Kathleen M. Pike, PhD

The Future of Mental Health

A little over a decade ago, I received an inquiry from Emma. A university student interested in learning more about global mental health, Emma was wondering if she could intern with me for the summer. She worked with me on a variety of projects and papers, including a review of eating disorders around the globe. She is now a teacher whose passion for mental health is woven into learning for her students and making a difference in how the next generation thinks about mental health. Emma was the first of nearly 100 students who have been part of our summer internship in global mental health at Columbia University.

Today, we are grateful that the program enjoys philanthropic funding that supports a director and about 14 students each year. Rising university seniors work with Columbia faculty on projects that run the gamut in terms of topics and regions (see below). They arrive with great questions and infectious energy. Throughout the summer, they learn scientific principles, research methods, and what it takes to increase understanding and improve mental health locally and globally. This Five on Friday highlights this year’s interns and provides insight into the work they have been doing for the past eight weeks.

1. Phalaen Chang (she/her) is a rising senior at Columbia University, majoring in Neuroscience and Behavior, and Public Health. Phalaen is interested in exploring the efficacy of diagnoses and interventions across contexts and cultures. Under the guidance of her mentors, Dr. Tahilia Rebello and Dr. Geoffrey Reed, she helped edit English and Spanish training modules that are designed to inform clinicians of updates and changes in the ICD-11. Phalaen also supported research studies that examine whether the ICD-11 allows clinicians to make diagnoses more accurately and easily. Moving forward, she hopes to further explore topics including rural access to mental health and healthcare services, elderly populations and issues surrounding population aging, and barriers to accessing care for individuals with disabilities. She hopes to explore public health-related opportunities after graduation and is contemplating medical school given her interest in care both at the individual and population level.

2. Kira Charny (she/her) is a rising senior at Boston University, majoring in Psychology. She is interested in clinical psychology, specifically in anxiety and depression. This summer, Kira was mentored by Dr. Tahilia Rebello and Dr. Kathleen Pike, and contributed to research on two trauma-informed care models called the Sanctuary Model and the Clubhouse model. These models are implemented in community-based facilities and have the potential to enhance the lives of people suffering from trauma or mental distress. Kira enjoyed learning valuable skills, such as creating a scoping review, creating visual aids like mind maps, presenting, collaborating, and importantly, recognizing the need for more research on implementing trauma-informed care frameworks. She is very excited to see how this project evolves in this coming year.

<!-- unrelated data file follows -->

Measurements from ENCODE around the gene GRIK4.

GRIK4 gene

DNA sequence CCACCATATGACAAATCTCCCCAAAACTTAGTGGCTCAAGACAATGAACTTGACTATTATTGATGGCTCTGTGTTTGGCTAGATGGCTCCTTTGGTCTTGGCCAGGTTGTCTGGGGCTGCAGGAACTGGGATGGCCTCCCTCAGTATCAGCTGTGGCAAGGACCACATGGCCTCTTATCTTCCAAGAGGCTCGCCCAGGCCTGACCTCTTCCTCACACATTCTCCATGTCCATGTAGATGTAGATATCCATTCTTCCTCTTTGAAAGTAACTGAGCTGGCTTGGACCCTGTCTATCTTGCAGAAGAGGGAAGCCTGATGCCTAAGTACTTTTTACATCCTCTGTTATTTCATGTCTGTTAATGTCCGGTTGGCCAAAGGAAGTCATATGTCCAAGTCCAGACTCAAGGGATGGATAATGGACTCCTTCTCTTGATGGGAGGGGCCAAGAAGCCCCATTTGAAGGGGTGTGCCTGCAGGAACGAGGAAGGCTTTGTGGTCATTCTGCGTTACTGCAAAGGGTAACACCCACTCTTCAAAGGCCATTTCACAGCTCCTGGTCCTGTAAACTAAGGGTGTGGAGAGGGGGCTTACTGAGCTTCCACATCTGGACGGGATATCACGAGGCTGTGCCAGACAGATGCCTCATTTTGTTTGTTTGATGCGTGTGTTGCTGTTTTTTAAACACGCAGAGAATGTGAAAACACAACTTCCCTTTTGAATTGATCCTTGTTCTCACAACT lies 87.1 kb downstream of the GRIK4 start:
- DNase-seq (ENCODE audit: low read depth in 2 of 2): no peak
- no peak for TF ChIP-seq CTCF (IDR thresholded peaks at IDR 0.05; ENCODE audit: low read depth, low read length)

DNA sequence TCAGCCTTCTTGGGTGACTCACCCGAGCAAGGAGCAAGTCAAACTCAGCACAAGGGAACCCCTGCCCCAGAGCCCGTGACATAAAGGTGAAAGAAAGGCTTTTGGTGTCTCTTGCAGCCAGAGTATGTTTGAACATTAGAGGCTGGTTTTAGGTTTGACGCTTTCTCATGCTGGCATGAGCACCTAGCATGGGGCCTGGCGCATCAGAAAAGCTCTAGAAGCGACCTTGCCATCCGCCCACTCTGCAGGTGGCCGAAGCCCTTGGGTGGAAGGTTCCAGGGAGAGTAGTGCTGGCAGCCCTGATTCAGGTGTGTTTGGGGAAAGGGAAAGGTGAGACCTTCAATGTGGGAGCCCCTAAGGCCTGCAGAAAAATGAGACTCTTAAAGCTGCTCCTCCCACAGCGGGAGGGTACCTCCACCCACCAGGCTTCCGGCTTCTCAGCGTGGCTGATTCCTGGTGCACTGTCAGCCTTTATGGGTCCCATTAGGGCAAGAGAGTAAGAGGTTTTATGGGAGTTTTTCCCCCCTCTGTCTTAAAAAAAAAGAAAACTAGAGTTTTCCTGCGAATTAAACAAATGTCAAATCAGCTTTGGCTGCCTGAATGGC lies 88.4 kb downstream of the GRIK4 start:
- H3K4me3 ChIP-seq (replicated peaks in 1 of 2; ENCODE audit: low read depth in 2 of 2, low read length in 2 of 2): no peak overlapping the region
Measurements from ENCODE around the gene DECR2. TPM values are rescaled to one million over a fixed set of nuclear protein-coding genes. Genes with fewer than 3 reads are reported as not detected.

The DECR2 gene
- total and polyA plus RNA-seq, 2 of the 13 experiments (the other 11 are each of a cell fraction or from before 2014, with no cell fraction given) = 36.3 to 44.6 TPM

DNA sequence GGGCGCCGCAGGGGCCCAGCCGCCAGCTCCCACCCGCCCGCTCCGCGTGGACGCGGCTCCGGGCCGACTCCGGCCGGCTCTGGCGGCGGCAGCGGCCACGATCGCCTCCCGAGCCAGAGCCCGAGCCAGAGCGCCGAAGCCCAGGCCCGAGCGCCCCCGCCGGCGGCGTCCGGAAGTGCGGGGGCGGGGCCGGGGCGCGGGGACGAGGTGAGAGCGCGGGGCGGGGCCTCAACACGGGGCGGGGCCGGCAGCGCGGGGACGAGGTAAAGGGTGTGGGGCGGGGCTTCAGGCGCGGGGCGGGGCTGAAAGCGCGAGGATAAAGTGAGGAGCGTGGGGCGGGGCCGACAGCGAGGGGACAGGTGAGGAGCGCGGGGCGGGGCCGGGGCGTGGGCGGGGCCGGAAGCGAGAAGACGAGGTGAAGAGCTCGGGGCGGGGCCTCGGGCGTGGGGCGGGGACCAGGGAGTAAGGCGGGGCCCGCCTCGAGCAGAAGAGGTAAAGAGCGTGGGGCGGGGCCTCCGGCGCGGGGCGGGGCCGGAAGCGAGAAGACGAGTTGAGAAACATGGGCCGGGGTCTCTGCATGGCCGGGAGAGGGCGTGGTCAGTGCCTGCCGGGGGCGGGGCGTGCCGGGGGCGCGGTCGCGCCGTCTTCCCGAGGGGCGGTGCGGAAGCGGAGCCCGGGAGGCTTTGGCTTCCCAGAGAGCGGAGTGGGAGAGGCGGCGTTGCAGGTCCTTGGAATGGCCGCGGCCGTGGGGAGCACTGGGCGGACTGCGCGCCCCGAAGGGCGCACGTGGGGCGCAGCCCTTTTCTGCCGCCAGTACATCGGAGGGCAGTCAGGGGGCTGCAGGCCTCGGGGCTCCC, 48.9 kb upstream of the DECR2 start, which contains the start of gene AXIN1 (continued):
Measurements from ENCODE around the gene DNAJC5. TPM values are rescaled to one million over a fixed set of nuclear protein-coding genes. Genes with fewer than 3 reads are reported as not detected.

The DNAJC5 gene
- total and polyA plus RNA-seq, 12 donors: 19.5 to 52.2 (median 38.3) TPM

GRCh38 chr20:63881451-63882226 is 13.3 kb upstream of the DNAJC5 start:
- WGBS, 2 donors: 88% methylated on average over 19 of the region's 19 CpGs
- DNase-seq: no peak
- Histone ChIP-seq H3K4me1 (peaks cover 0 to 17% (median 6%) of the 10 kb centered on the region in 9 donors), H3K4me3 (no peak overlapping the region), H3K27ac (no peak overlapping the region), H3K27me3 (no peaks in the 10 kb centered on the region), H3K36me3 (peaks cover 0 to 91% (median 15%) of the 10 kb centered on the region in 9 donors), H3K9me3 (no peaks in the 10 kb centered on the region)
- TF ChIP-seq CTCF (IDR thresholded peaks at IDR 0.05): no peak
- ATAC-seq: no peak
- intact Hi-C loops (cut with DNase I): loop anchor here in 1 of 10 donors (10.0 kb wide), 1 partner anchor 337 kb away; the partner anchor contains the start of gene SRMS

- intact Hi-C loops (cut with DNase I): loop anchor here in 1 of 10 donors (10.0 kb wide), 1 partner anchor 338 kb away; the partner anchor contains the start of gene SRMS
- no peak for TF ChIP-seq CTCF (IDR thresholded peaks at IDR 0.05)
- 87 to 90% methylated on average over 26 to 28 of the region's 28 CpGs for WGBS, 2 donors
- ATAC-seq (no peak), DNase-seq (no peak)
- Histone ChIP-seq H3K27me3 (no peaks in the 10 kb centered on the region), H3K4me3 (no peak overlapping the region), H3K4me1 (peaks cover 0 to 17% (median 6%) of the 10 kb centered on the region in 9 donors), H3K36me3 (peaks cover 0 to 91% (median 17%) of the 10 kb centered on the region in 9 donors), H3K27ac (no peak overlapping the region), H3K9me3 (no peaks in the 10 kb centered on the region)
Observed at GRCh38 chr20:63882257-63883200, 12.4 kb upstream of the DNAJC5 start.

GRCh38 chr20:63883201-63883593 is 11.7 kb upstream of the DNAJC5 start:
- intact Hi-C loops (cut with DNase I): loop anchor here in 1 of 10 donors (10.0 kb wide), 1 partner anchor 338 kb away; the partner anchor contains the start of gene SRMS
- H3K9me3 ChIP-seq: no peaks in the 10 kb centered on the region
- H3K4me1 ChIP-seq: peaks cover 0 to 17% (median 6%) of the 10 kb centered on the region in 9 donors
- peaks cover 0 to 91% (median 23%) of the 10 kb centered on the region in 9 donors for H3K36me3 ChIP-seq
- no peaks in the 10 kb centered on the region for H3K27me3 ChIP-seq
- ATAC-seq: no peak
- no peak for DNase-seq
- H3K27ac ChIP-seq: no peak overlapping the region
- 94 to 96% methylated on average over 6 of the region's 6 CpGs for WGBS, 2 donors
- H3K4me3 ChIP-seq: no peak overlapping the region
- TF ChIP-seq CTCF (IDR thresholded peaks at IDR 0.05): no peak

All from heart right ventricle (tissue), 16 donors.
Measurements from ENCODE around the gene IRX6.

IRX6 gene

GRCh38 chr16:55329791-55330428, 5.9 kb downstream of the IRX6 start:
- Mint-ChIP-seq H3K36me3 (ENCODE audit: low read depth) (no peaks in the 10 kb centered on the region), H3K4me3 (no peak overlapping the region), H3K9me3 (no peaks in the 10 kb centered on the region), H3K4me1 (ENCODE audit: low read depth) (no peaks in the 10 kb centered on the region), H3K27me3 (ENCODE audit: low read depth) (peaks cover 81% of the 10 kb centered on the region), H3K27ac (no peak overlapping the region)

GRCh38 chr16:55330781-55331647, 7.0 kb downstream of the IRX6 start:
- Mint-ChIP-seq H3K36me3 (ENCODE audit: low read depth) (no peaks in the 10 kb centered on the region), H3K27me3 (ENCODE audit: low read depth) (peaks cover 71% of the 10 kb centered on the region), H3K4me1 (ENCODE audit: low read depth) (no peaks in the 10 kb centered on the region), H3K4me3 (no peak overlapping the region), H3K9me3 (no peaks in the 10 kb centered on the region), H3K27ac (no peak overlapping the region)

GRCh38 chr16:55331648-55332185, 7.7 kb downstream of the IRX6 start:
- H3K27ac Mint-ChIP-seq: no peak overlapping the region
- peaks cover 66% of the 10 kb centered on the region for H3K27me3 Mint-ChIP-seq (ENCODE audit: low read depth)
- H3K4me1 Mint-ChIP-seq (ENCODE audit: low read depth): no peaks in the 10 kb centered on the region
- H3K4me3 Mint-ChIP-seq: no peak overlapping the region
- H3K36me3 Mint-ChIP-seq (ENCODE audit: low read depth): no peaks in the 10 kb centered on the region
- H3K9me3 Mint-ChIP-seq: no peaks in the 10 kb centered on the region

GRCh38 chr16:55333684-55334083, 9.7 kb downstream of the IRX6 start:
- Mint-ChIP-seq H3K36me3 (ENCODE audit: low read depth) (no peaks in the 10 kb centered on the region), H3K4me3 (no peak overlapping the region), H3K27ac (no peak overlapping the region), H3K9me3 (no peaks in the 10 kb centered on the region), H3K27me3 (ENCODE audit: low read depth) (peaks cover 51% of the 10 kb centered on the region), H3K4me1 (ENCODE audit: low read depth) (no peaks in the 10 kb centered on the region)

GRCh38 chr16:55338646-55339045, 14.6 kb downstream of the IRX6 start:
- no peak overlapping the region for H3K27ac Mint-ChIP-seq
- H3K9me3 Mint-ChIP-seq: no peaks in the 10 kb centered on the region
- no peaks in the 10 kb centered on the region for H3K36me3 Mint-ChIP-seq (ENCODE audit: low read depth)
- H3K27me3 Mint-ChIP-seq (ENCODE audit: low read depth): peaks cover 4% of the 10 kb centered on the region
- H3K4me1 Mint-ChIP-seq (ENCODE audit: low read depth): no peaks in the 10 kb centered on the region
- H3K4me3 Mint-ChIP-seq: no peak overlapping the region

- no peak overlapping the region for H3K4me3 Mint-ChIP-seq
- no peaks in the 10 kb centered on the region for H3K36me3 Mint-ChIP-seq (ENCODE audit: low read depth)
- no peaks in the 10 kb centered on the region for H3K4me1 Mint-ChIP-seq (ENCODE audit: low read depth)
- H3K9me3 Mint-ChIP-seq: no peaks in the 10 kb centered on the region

3. Becka Dunayev (she/her) is a rising senior at Tufts University, majoring in Biopsychology with a minor in Child Development. She is interested in the intersection of mental health, neuroscience, and clinical work and is considering pursuing a career in psychiatry. As a child of Russian immigrants with firsthand knowledge that mental health looks different in many cultures and locations, she was drawn to the internship to explore how mental health programs are supported and developed both in the United States and abroad. Becka was mentored by Dr. Reuben Robbins this summer and evaluated Dr. Robbins’ Neuroscreen app, which tests for neurocognitive impairment in youth and adults living with HIV. She conducted literature reviews on the impact of neurocognitive impairment on psychosis, monitored and organized participant data, and transcribed cognitive interviews. Becka also started writing a scientific paper focusing on whether individuals feel comfortable using a tablet-based test, if and when they reside in resource-limited settings without reliable access to computers or mobile devices. Becka will continue on in Dr. Robbins’ lab throughout August and September to finish the manuscript, and she looks forward to applying all of the skills she has learned to her future career in the mental health field.